Living out in the country our thoughts turn to the possibilities of raising our own food, getting close to our ancestral roots, close to nature and closer to our own food source. Some in the valley have been more successful than others at this; experimenting with raising what feeds us and makes a ranch a home. In this column I will share some about that experience; the home farm and the ranch animals that bring an interesting flare to ‘The Countryside of Life.
One experiment I will share is my goat and sheep herd. Goats and what is called hair sheep which are well suited to our very brushy and mostly dry terrain in Anza and the surrounding areas. I was told by an acquaintance that her neighbor had hair sheep and goats and they just had babies so we arranged to go see them. We ended up coming home with one nanny goat kid who was ready to leave its mom with the thought we may be back to get some younger hair sheep when they were old enough to leave their mother. This was because of the wild nature of the animals. The hope was getting them young and handling them would tame them some.
Well, our first goat Miss Trinket as we called her, was a lovely roan red spotted and white Boer/Nubian cross nanny kid. She was not happy all by herself and would not be consoled. So after several days of her constant bleating we gave up and went back to the rancher to get some friends for her, bringing home two female Barbados hair sheep lambs. That was the beginning of a grand adventure.
Goats and hair sheep are grazers and can live on eating brush but do not thrive well in continually moist areas. Anza is perfect for this as if one could not buy hay these animals could live on our natural flora. They also love that intrusive mustard weed. They are the only livestock I have ever known that loves it.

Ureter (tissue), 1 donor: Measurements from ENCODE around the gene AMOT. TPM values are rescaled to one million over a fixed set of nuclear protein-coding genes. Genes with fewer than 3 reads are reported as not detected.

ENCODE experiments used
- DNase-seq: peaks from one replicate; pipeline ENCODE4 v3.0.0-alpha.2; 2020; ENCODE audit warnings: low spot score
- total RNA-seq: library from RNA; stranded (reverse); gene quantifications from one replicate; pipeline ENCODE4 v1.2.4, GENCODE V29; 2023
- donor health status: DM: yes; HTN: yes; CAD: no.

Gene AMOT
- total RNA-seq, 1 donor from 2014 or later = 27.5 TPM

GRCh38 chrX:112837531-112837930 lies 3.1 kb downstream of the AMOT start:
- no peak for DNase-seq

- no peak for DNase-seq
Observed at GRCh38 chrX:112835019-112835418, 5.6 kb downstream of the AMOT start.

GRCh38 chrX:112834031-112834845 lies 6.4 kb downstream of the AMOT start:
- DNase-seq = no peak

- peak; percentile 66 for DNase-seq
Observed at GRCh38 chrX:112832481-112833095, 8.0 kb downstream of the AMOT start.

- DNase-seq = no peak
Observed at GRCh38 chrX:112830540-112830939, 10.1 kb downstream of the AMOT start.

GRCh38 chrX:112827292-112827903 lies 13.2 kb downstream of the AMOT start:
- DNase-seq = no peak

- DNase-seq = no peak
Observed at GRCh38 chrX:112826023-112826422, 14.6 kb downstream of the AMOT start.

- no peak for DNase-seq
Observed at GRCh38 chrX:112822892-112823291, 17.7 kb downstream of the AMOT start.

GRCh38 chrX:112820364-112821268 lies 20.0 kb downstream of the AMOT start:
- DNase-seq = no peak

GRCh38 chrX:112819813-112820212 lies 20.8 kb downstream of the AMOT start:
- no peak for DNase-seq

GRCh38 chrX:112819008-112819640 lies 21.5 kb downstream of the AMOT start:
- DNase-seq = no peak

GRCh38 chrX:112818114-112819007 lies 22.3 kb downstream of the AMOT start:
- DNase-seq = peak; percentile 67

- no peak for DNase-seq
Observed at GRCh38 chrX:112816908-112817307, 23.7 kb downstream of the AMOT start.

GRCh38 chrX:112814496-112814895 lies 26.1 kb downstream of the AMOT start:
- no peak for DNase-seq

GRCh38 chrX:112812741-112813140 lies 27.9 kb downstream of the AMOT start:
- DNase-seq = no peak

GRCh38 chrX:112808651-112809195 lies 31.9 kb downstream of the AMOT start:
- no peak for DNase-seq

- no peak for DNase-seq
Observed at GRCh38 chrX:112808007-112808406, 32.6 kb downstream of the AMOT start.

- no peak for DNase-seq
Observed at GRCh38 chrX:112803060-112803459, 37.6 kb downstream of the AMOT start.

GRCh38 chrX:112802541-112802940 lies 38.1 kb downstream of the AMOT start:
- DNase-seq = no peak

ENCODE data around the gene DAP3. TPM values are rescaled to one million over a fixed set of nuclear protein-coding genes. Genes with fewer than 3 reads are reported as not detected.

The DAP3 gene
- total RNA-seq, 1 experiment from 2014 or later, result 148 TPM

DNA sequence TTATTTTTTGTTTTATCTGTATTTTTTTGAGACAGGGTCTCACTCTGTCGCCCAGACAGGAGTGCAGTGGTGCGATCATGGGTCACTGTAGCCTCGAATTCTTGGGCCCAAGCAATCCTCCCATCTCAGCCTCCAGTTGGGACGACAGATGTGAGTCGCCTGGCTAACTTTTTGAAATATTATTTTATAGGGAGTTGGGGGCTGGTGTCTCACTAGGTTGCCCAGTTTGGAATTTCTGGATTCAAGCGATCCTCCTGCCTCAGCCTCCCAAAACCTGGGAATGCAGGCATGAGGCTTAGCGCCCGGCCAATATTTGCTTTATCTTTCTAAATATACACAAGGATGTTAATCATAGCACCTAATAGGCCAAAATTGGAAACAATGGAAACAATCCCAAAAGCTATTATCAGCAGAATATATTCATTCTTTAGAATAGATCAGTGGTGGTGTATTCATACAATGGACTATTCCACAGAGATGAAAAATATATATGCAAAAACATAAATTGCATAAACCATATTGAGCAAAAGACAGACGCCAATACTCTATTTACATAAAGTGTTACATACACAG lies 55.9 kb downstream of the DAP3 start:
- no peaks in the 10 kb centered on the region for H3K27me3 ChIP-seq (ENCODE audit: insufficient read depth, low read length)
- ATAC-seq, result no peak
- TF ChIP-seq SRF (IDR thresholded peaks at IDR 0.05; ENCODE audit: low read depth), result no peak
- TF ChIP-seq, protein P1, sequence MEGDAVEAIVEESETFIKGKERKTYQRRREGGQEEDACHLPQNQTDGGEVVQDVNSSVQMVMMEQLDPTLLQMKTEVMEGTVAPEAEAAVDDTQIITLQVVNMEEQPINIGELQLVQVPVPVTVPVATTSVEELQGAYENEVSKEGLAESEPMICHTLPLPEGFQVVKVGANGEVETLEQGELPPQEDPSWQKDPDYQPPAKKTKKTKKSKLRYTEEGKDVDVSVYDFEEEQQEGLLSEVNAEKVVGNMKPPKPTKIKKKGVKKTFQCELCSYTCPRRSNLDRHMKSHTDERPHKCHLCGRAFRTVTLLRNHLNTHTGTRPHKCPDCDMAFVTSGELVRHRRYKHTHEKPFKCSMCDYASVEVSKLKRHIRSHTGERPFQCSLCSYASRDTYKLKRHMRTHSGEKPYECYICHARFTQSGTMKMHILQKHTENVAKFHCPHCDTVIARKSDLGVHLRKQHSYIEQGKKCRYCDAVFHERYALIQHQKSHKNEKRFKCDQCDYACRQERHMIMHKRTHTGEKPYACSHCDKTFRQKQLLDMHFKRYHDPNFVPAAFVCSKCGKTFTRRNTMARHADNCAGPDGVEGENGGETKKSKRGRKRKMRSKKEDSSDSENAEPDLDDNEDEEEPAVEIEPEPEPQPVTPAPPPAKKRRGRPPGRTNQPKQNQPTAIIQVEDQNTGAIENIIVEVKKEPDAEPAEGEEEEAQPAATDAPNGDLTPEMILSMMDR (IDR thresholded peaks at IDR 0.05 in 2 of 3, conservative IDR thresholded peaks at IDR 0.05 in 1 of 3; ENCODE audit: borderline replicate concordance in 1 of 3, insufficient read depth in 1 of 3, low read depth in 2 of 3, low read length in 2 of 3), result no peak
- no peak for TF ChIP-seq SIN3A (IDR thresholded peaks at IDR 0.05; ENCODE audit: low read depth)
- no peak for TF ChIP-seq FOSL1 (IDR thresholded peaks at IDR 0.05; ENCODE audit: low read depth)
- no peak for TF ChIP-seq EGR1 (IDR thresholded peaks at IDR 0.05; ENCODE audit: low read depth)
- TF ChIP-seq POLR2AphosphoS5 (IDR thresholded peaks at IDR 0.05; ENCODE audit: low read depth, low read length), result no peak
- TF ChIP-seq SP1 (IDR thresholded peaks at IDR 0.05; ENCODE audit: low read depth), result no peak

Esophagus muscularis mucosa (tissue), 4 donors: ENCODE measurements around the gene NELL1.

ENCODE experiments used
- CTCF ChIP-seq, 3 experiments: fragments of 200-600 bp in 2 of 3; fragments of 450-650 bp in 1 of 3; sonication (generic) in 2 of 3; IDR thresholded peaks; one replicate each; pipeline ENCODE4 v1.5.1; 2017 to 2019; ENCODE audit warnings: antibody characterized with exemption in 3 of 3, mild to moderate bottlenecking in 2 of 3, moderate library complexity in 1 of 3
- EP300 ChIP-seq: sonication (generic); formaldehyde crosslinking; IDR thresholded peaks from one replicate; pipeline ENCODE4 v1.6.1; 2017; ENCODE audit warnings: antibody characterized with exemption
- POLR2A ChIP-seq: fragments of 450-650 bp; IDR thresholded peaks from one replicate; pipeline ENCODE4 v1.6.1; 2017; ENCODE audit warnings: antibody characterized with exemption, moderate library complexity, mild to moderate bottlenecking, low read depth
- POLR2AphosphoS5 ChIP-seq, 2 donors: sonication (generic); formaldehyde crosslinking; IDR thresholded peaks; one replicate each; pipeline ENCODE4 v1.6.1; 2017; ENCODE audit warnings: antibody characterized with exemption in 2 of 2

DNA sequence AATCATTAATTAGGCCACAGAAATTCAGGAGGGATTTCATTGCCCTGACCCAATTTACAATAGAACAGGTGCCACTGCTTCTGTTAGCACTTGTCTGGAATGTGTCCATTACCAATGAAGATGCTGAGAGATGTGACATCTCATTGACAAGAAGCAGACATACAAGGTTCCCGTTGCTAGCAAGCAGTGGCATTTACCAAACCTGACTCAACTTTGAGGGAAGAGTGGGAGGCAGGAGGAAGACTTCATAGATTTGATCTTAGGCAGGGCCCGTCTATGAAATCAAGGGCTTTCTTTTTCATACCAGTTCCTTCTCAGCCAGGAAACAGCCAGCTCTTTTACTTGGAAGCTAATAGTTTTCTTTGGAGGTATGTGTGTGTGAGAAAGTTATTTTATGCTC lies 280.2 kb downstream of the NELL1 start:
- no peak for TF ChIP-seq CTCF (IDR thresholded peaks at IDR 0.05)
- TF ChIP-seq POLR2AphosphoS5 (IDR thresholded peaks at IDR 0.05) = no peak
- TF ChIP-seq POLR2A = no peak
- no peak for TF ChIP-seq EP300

Boer goats are beautiful and muscular. They proudly wear a red hood that cover their heads, running down their neck and sometimes their front parts. They are white from there on back in this combination known as the “Traditional.” They are striking in red and white but the do come in different hues from tan to brown and even in some cases, black. Most have the pattern of the solid color up front with white snips to blazes on their noses and with front stockings to ones that have spots of color through their white half too. The purebloods have roan noses and both sexes grow horns that sweep back.
The breed’s name Boer means “Farmer” in the Dutch language. This is fitting as it was a Dutch stockman living in North Africa in the early 20th century who developed the breed. He selectively crossed African goats and European dairy goats for their size, early maturity, rapid weight gain and meatiness. It was not until 1993 that the first Boer goats were released from quarantine and made their way to ranches across Canada and the U.S. It is noteworthy that the breed is probably the most popular meat goat bred in North America today.
The Boer breed is known for their easygoing temperament. Bucks or billys (adult male goats) grow to weigh approximately 250 to 350 pounds and does, or nannies, (adult females) can weigh from 150 to 250 pounds. Boer nannies are known to be prolific kidders, often having multiple births of twins and triples (a kid is a baby goat). Unlike most breeds of goats Boar nannies have four functioning teats – not just two and produce a rich milk high in butterfat. Because of their unique abilities purebred register specimens fetch a hefty price in the market. Boers are registered by three American organizations, The American Boer Goat Association, International Boer Goat Association and United States Boer Goat Association.
The breed is often crossed with other breeds. Here in America, some of the fastest maturing, most efficient meat goats are being created by crossing Boer with Kiko goats. The American Kiko Goat Association maintains a herdbook for Genemaster goats which is the crossbreed goats created by register Boer and Kiko goats.
More about goats and my goat life here in Anza in the next column of “The Countryside of Life.”